Mapping ribosomal RNA transcription activity in the mouse eye

Jiangchao Qian, Robert M. Lavker, Hung Tseng*

*Corresponding author for this work

Research output: Contribution to journalArticle

10 Scopus citations


All cells must make ribosomes, in which rRNA transcription is the rate-limiting step; however, some cells may require more ribosomes than others. Cell-type specific regulation of rRNA synthesis has been largely ignored in the past, because of the inability to measure rRNA transcription rate in situ. Here we map rRNA transcription activity in individual cells in mouse ocular tissues detected by a novel in situ hybridization technique, which detects the full-length transcripts (47S pre-rRNA) as well as various rRNA processing intermediates. In the adult mouse eye, the corneal and lens epithelia and some retinal neurons contain a higher level of 47S pre-rRNA and rRNA processing intermediates, which are regulated developmentally in neonates prior to eye opening. In the cornea and lens epithelia, the higher rRNA level of 47S rRNA correlates with cell proliferation, which is consistent with the notion that dividing cells require more protein synthesis. Interestingly, in some retinal neurons, the high level of 47S pre-rRNA does not correlate with mature rRNA accumulation or protein synthesis, suggesting the existence of unappreciated biochemical needs of these cells.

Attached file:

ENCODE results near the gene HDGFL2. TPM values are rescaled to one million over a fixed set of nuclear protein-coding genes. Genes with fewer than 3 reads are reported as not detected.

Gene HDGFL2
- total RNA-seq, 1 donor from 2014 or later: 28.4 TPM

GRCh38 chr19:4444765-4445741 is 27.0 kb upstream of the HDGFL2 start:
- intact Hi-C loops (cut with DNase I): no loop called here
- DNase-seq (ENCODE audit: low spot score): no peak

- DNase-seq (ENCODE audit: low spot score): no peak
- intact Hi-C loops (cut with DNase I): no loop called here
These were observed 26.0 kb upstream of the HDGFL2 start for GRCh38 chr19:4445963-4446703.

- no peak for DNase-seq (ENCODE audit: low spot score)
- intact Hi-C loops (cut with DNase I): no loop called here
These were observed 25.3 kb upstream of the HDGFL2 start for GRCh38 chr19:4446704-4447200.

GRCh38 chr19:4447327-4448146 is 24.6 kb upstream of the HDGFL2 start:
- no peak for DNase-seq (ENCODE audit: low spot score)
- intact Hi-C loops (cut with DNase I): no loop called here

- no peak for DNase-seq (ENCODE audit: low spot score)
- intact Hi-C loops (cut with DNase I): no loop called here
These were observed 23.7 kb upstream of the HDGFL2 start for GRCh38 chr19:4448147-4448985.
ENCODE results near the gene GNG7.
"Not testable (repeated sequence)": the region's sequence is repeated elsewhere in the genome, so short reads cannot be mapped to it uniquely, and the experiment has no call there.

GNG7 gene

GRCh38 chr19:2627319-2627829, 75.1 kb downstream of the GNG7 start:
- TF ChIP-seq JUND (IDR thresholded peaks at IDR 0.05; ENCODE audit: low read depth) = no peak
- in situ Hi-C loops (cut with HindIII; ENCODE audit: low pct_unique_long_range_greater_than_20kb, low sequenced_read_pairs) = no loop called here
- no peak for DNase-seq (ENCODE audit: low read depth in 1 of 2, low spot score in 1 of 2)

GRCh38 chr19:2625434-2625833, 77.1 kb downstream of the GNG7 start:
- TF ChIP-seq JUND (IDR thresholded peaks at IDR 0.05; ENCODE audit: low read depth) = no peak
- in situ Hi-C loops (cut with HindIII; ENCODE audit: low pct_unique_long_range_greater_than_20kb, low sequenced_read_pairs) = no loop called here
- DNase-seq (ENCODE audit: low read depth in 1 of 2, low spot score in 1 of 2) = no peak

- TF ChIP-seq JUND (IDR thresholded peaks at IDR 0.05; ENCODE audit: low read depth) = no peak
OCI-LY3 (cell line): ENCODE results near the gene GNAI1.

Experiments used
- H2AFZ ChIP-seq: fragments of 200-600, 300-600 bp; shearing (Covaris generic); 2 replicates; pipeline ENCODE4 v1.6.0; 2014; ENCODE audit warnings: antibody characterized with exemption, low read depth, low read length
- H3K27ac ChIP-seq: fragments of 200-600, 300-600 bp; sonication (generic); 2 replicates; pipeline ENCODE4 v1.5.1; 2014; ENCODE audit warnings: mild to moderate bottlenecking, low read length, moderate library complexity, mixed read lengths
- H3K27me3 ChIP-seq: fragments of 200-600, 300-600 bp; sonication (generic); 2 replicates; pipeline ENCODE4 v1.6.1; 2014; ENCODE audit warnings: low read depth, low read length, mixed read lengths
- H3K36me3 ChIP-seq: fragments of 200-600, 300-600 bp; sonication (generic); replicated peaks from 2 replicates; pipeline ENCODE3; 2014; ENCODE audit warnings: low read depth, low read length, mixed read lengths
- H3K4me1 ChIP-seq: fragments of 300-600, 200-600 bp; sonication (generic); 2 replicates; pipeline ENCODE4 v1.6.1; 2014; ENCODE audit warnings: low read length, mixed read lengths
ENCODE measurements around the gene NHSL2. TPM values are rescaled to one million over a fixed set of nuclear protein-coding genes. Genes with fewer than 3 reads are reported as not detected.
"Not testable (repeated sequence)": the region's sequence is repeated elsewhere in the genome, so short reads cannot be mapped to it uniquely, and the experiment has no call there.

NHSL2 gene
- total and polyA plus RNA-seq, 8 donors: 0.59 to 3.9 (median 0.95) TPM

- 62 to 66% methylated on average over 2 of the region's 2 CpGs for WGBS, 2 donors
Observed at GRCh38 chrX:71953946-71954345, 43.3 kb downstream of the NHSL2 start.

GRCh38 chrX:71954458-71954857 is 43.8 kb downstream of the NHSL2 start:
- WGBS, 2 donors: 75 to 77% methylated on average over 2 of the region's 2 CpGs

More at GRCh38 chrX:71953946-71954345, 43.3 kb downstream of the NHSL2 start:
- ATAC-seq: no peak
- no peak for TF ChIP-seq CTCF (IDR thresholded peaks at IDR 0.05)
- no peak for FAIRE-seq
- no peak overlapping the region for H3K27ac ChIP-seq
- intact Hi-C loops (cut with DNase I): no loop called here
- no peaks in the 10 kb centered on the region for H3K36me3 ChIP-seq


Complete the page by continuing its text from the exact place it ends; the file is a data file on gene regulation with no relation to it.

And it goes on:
Original languageEnglish (US)
Pages (from-to)1984-1993
Number of pages10
JournalDevelopmental Dynamics
Issue number7
StatePublished - Jul 2006


  • Cell proliferation
  • Ocular development
  • Protein synthesis
  • Ribosome biogenesis
  • Transcription regulation

ASJC Scopus subject areas

  • Developmental Biology

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